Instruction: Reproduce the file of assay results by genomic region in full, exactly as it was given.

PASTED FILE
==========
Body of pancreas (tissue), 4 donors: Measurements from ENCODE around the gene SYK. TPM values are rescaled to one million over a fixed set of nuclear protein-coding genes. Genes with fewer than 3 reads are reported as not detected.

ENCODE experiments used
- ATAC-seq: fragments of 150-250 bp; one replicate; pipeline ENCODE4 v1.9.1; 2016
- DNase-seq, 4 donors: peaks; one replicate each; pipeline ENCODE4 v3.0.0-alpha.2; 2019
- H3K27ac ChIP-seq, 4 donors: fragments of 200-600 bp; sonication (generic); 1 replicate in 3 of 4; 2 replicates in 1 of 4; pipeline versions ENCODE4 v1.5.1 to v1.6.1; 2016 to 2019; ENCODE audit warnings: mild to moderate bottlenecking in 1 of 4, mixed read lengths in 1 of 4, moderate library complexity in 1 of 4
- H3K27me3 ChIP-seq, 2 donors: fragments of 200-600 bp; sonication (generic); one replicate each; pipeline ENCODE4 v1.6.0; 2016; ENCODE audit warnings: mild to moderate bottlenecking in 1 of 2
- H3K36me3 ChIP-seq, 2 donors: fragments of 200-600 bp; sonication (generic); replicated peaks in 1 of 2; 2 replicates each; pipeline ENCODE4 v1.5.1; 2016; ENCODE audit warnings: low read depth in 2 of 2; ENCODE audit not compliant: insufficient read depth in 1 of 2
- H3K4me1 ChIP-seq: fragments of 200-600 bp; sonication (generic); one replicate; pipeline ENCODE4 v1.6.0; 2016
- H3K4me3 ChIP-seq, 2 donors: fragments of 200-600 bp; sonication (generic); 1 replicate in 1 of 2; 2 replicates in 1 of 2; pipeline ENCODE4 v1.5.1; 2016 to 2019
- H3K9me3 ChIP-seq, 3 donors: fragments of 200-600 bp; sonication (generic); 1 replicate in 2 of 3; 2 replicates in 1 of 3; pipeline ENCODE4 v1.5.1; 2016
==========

Body of pancreas (tissue), 4 donors: Measurements from ENCODE around the gene SYK. TPM values are rescaled to one million over a fixed set of nuclear protein-coding genes. Genes with fewer than 3 reads are reported as not detected.

ENCODE experiments used
- ATAC-seq: fragments of 150-250 bp; one replicate; pipeline ENCODE4 v1.9.1; 2016
- DNase-seq, 4 donors: peaks; one replicate each; pipeline ENCODE4 v3.0.0-alpha.2; 2019
- H3K27ac ChIP-seq, 4 donors: fragments of 200-600 bp; sonication (generic); 1 replicate in 3 of 4; 2 replicates in 1 of 4; pipeline versions ENCODE4 v1.5.1 to v1.6.1; 2016 to 2019; ENCODE audit warnings: mild to moderate bottlenecking in 1 of 4, mixed read lengths in 1 of 4, moderate library complexity in 1 of 4
- H3K27me3 ChIP-seq, 2 donors: fragments of 200-600 bp; sonication (generic); one replicate each; pipeline ENCODE4 v1.6.0; 2016; ENCODE audit warnings: mild to moderate bottlenecking in 1 of 2
- H3K36me3 ChIP-seq, 2 donors: fragments of 200-600 bp; sonication (generic); replicated peaks in 1 of 2; 2 replicates each; pipeline ENCODE4 v1.5.1; 2016; ENCODE audit warnings: low read depth in 2 of 2; ENCODE audit not compliant: insufficient read depth in 1 of 2
- H3K4me1 ChIP-seq: fragments of 200-600 bp; sonication (generic); one replicate; pipeline ENCODE4 v1.6.0; 2016
- H3K4me3 ChIP-seq, 2 donors: fragments of 200-600 bp; sonication (generic); 1 replicate in 1 of 2; 2 replicates in 1 of 2; pipeline ENCODE4 v1.5.1; 2016 to 2019
- H3K9me3 ChIP-seq, 3 donors: fragments of 200-600 bp; sonication (generic); 1 replicate in 2 of 3; 2 replicates in 1 of 3; pipeline ENCODE4 v1.5.1; 2016